Monday, July 21, 2014

Tutorial on Node.js (OSCON Day 2)

Notes on: Node.js Three Ways by C. Aaron Cois and Tim Palk

I played hooky in skipping the Python tutorial on meta-programming, which looked interesting.  I hope Patrick will update me.   The presenter for that one was from Brazil.

Instead I'm planning to study Node.js, also work-related in that a revamp of the company guts is expected in this technology.

The tutorial covered the same territory as a Python Django workshop in giving us hands-on use of an MVC (model view controller) web framework.  The Express architecture is remarkably similar to Django in fact:  a standard HTTP request-response pipeline with routing to templates, a modeler for mapping the database and so on.  Meteor, presented in Act 3 is somewhat different.

Important:  we're not talking about client software in a browser.  Django and Express (the node.js framework we're looking at) run on the server, not the client.  One of the breakthroughs for the JavaScript community has been its moving to the server.  We're using Redis for our localhost webserver.

The idea of a project with an app.js and a package.json to guide npm (node package manager) in what dependencies to install.

The presenters have an ambitious workout planned wherein workers contend for a lock and talk to reddis, then later, mongodb.  I've installed a lot of open source software in two days at OSCON.

Matthew and Debra of O'Reilly School found me at the i18n table at lunch.  We mapped out some strategy for tomorrow, when we harvest video clips for later promos.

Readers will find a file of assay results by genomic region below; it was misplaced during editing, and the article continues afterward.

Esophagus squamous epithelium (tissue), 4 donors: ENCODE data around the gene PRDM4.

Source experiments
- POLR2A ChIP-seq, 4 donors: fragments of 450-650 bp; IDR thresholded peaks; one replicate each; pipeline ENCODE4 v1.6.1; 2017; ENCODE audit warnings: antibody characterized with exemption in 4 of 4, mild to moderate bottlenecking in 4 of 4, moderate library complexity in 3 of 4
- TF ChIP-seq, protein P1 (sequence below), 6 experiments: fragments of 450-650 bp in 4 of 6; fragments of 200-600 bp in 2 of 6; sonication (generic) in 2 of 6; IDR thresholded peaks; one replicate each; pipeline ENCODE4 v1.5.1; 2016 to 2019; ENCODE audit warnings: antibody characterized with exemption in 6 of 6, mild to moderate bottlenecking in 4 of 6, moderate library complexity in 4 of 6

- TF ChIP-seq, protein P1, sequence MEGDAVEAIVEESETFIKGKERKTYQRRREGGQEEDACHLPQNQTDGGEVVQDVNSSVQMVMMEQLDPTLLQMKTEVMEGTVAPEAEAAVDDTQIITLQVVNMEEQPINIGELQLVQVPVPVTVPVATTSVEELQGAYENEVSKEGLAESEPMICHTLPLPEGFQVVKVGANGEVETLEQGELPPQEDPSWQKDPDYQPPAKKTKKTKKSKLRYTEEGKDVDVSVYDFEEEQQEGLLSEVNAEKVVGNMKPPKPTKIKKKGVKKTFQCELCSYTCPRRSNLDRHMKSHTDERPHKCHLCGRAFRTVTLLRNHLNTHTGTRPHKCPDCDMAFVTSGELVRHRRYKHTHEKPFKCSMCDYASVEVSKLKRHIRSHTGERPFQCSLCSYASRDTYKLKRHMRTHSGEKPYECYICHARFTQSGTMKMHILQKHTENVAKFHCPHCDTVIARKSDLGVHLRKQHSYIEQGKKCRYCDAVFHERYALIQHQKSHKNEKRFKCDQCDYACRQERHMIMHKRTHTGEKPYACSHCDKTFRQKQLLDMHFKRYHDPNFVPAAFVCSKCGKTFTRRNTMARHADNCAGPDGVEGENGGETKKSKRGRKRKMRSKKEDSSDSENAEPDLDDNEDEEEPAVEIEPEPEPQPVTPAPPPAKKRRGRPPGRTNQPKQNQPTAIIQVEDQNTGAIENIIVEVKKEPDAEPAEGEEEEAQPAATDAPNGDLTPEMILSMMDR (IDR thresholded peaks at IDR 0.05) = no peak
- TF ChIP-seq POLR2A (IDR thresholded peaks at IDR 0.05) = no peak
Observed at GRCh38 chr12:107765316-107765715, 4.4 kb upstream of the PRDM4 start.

Tonight, the Expo Hall opens and I'll find out where our booth is.  Then:  the big festival / party, always themed.  OSCON is a well-oiled machine in many ways, a working formula.  Why fix what ain't broke?

I got lost in this tutorial thanks to this minor issue involving curl and npm.  However the presenters gave us the means to pick up anywhere by providing snap shots of the projects, with all source code in place.  Useful.  This is the kind of material I go back and study later, with my computer prepped as a learning platform. is an interesting utility.  No need to stick to port 80 and HTTP.  That's for letting servers push to clients, such as updating chat windows with other users' strings.  Meteor is a "reactive framework" for such an environment.  Clients update each other in real time, like in a multi-user game.